ReSharper Ultimate 2016.2 EAP: Builds 3 and 4

Matt Ellis

In recent weeks, we’ve published builds 3 and 4 of the ReSharper 2016.2 EAP, and we have a lot to share with you, including a couple of new features, as well as the usual round of issues being fixed.

So, what’s new?


First up is continued improvement to our support for .NET Core RC2 projects, with a number of issues fixed.

Secondly is a new feature we’re formally calling Structural Navigation, but is also known as “tab navigation”. The idea of this feature is to allow you to use the Tab and Shift+Tab keys to quickly move the text selection to the next or previous code element without having to use the cursor keys, allowing you to quickly navigate to the next important piece of code you need to edit.

For example, when editing a method call, repeatedly hitting Tab will select each argument in turn.

Structural Navigation navigating method arguments

Or when editing a for statement, Tab will select the initialiser statement, then the terminating condition and then the iterator statement. Shift+Tab will do the same, but in reverse.

Structural Navigation navigating for loop elements

Of course, Tab will continue to handle template expansion, and will also indent (and Shift+Tab will outdent) when the text caret is placed at the start of a line. But when the text caret is placed with a code element, Tab and Shift+Tab will start navigating and selecting the structure of your code. You can change this behaviour in the options.

We really welcome your feedback on this feature – we’re finding it useful for quickly copying and altering code, or working with elements in string interpolation. This currently works with C#, HTML, XML and XAML as well as Razor files, and we’ll be adding support for other languages as the EAP continues.

SSR patterns can now be suppressed with a standard comment. A Structural Search and Replace pattern can be used to create your own ReSharper inspections, declaratively (see the web help for more details).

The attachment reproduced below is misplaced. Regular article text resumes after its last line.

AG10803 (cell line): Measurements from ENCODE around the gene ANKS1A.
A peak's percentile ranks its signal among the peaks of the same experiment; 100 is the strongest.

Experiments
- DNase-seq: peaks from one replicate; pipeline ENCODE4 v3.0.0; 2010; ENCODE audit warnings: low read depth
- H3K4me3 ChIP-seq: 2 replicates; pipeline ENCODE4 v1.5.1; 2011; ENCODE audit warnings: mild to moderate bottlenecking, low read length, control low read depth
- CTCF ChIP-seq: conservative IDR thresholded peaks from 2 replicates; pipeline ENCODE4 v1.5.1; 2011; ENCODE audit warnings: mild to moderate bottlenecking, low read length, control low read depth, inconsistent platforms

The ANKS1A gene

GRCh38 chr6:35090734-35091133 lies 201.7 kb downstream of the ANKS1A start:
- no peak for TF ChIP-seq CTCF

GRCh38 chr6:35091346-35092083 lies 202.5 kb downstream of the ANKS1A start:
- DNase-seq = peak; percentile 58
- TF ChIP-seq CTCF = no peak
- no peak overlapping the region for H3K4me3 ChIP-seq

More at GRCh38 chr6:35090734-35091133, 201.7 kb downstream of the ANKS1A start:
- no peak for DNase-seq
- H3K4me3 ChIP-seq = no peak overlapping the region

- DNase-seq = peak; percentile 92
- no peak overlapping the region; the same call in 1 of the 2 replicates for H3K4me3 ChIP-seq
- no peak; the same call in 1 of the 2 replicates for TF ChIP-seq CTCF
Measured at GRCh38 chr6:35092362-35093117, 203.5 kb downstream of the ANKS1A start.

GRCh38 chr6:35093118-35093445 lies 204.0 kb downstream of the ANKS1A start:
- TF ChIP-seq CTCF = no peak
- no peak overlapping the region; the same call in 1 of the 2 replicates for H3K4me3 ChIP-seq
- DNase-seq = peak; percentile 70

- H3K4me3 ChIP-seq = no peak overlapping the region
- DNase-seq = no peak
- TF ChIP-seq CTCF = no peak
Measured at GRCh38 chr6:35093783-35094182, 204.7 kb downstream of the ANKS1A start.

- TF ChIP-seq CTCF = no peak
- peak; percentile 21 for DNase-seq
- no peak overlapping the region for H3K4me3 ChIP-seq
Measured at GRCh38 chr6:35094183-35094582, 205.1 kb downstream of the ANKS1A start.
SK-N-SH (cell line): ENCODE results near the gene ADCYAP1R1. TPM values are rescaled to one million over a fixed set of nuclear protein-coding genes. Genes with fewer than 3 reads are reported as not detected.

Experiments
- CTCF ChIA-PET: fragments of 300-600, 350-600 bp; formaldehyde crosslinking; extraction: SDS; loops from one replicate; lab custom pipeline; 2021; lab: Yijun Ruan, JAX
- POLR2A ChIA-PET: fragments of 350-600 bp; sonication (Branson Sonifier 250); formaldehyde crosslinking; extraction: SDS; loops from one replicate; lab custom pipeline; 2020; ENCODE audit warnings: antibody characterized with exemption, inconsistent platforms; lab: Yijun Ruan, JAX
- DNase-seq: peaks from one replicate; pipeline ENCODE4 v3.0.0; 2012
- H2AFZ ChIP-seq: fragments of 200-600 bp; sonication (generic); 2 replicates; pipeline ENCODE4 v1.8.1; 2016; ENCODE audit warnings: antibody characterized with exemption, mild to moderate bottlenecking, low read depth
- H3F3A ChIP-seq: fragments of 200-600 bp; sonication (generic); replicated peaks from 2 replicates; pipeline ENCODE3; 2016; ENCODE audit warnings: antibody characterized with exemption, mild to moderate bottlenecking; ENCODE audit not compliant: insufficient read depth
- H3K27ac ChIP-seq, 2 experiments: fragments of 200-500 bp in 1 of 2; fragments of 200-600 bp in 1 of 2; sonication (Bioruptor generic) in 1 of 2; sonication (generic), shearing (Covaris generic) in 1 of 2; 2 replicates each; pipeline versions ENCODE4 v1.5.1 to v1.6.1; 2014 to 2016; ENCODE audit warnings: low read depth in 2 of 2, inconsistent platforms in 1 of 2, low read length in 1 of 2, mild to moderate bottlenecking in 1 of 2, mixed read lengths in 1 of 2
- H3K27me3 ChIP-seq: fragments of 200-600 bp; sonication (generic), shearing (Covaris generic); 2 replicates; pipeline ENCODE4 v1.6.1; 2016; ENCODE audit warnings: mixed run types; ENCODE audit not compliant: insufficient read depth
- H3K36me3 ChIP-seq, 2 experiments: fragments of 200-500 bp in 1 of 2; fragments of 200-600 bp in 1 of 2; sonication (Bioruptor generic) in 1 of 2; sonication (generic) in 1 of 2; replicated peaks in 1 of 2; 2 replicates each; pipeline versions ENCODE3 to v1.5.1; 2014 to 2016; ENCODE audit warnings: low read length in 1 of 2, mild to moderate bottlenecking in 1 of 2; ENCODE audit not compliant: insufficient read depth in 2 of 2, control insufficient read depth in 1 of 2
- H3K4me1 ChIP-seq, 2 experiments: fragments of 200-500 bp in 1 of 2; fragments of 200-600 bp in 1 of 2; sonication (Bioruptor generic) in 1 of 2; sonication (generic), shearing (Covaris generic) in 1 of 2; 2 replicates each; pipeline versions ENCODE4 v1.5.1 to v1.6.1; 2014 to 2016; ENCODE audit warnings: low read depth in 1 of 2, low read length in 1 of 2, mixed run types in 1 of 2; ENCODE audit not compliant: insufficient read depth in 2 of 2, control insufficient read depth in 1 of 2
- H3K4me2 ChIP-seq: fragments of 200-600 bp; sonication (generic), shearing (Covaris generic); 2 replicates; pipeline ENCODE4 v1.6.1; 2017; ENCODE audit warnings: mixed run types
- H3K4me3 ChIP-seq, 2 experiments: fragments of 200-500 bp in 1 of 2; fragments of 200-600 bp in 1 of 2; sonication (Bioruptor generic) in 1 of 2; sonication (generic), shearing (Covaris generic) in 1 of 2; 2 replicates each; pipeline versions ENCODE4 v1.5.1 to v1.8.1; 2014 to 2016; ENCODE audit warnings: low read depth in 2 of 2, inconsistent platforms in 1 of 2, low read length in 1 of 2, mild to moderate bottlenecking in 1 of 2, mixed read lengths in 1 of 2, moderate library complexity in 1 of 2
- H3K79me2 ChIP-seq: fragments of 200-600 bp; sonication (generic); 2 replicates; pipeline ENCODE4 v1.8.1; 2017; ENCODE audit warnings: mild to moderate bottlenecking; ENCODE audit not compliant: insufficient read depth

These highlights are treated just like ReSharper’s own inspections, with one big exception – until now, it’s not been possible to suppress an inspection with the standard // ReSharper disable once … style comment.

EAP3 includes a new field in the SSR dialog, called “Suppression key” where you can specify the text that will be used and recognised in the comment.

Suppress SSR pattern with comment

C# support gets a number of new features:

  • Check all parameters of a method for null (or empty strings) from a single Alt+Enter menu.
    Context action to add guard clauses for all arguments at once
  • You can now uncomment or even delete a comment straight from Alt+Enter.
    Uncomment or delete a comment from the Alt + Enter menu
  • We’ve added new quick-fixes for string literals containing invalid escape characters, to either replace with a verbatim string, or escape the characters.
    Quick-fixes for invalid characters in string literals
  • And interpolated strings get support for localisation, with a highlight to suggest converting the interpolated string to a resource, as well as both a quick-fix and a refactoring to automate the process.

Visual Basic gets some love:

  • String interpolation suggestions, quick-fixes and context actions for VB.NET to convert String.Format method calls to string interpolation, as well as context actions to convert a string literal to an interpolated string, or insert an interpolated argument.
    Convert VB string concatenation to string interpolation
    Note that this requires Option Strict to be enabled to ensure correctness of the converted expression.

And the JavaScript, TypeScript and JSON support gets updated:

  • TypeScript support gets a couple of fixes in this build, with the most notable being how we resolve definition files referenced by JSPM (RSRP-458759), by parsing details directly from calls to System.config().
  • JavaScript rename refactorings will now update JSDoc items.
  • JSON value helpers allow you to tell ReSharper to provide code completion or validation for your own JSON files, either complementing an existing schema, or if the file doesn’t have a schema.
    You can add a helper in the JSON Value Helpers options page, matching based on a filename mask and/or schema match, and providing a path to the JSON property (such as /compilerOptions/rootDir), and the type of helper to apply – regular expression, file path or even license.
    Value helper options
    And then, in the JSON file itself, the value will now get code completion:
    Value helper showing code completion for a file path
    These value helpers are saved by default to the global settings, but using the Save To button in the options dialog, can be saved to a .sln.dotSettings file that can be checked in and shared with the whole team.
  • Custom JSON schema catalogs can be added in the JSON options. These can be either a file, or a URL, which will be downloaded in the background, and periodically updated. More details can be found in the “Public API” section on
  • Another very useful fix in this version is the return of autocomplete of package version in bower.json files, for all versions of Visual Studio.Code completion for bower packages and versions

ReSharper C++

ReSharper C++ also gets a set of new features: